An Australian MP has set fire to a river in Queensland in an attempt to draw attention to the effects of local fracking, which he claims is causing methane gas to seep into the water.
Greens MP Jeremy Buckingham posted a video on his official Facebook page, where he can be seen using a firelighter to set the Condamine River on alight.
The water can be seen to set alight quickly, causing Mr Buckingham to recoil and exclaim: “A river on fire! Don’t let it burn the boat.”
Mr Buckingham says the flammable water is caused by coal seam gas mining, or fracking, nearby: “The fracking [is] just a kilometre away, methane coming up and now the river is alight,” he says in the video. “Unbelievable! The most incredible thing I’ve seen.”
Gesturing to the river, Mr Buckingham warns that “This is the future of Australia if we do not stop the frackers.”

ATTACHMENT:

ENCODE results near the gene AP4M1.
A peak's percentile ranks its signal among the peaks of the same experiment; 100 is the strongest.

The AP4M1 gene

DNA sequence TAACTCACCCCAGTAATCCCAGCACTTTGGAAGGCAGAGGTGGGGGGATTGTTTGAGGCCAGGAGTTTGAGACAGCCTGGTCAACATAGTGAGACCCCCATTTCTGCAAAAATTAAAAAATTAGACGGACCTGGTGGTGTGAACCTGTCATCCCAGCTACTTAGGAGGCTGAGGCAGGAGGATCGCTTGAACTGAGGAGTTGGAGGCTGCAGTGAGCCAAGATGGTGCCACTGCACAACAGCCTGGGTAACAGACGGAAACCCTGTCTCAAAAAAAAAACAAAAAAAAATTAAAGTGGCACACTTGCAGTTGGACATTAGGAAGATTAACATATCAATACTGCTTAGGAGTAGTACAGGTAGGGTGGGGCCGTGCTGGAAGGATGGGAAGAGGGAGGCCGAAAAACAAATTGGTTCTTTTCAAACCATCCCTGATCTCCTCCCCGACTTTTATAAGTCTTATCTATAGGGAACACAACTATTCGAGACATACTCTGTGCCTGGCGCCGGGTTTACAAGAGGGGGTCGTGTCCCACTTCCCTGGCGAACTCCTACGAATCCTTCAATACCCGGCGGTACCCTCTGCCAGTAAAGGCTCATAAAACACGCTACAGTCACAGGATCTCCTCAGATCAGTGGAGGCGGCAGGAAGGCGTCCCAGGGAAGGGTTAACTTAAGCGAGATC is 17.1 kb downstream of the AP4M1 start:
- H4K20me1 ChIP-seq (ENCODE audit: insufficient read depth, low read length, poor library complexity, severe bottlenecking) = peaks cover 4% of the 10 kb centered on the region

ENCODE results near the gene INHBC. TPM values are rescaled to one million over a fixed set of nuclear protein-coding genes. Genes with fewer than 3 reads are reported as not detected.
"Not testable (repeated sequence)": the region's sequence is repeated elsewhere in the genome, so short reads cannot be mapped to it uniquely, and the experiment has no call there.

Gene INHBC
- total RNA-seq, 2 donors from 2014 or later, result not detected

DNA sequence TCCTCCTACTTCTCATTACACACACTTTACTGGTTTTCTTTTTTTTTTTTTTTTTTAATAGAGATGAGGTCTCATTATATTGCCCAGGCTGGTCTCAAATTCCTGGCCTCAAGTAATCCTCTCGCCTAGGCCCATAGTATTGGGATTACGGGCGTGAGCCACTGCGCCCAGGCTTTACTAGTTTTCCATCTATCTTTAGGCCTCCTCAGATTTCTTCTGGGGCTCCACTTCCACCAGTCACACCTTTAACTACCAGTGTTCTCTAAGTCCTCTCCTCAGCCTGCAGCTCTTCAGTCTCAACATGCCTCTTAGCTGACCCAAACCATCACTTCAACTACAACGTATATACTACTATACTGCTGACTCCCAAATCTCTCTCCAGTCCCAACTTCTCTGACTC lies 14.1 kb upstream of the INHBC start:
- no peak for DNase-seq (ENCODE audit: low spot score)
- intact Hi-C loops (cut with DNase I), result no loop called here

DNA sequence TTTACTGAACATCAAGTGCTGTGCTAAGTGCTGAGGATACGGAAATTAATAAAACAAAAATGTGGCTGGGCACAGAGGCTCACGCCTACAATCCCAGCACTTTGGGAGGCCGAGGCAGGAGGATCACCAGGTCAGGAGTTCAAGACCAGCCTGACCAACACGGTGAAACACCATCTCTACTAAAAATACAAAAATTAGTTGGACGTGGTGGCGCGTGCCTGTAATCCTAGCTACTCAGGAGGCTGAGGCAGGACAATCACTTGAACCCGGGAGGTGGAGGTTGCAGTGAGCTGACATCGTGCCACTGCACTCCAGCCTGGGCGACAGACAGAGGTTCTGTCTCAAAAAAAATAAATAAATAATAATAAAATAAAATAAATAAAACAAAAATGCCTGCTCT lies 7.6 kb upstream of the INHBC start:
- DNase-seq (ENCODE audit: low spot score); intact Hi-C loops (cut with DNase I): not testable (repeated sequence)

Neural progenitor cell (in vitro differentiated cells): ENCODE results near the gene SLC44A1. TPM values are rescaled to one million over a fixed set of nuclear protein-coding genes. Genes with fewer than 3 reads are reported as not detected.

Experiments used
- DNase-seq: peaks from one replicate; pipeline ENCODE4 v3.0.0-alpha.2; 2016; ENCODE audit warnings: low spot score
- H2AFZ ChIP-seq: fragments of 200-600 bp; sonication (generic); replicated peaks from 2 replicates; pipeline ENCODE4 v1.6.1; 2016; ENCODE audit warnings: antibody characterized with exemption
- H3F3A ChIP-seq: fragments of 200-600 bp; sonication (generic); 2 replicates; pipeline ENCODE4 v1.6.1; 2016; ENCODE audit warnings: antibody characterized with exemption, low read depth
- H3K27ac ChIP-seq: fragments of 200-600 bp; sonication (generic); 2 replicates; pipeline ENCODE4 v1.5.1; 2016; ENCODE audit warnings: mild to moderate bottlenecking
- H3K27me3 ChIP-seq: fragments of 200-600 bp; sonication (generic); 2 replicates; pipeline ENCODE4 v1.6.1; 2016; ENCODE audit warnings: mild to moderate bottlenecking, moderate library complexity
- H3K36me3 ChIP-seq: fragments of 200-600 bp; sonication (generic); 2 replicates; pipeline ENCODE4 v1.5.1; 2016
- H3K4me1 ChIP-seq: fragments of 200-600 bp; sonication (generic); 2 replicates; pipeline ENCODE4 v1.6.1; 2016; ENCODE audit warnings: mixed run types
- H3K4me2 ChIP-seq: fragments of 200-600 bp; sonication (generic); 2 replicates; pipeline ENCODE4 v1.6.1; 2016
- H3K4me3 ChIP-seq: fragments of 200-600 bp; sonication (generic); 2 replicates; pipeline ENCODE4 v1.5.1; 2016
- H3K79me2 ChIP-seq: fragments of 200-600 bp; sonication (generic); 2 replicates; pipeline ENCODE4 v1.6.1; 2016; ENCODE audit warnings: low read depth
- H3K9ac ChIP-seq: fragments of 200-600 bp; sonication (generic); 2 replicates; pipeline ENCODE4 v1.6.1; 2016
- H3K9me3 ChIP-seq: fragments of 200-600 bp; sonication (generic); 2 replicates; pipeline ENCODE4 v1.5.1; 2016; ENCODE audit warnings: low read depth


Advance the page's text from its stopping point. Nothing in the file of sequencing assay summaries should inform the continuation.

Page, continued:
The Greens MP also makes claims in the video that “Labor, Liberal and National parties backed the ‘dirty frackers’” and that “only the Greens think this is bloody crazy”.
Though the water is especially flammable due to methane gas bubbling to the surface, the Queensland Department of Natural Resources and Mines has reported that there is “no apparent safety risk in the immediate area of the seeps” and “no apparent evidence of environmental harm that can be attributed to the present gas seeps”.
In 2012, Queensland CSG Enforcement Unit, which deals with residents’ and landholders’ concerns about the effects of fracking, assured a landholder that it was “unlikely” that coal seam gas mining was causing the bubbling of the river.
A factsheet from Origin Energy, who own the nearby wells, cites an investigation conducted by the Norwest Corporation which suggested that the methane bubbles could be due to natural causes such as flooding or drought as well as human activity, including fracking.
Origin Energy told AFP: “We’re aware of the concerns regarding the bubbling of the Condamine River, in particular, recent videos demonstrating that this naturally occurring gas is flammable when ignited.
“We understand that this can be worrying, however, the seeps pose no risk to the environment, or to public safety”.
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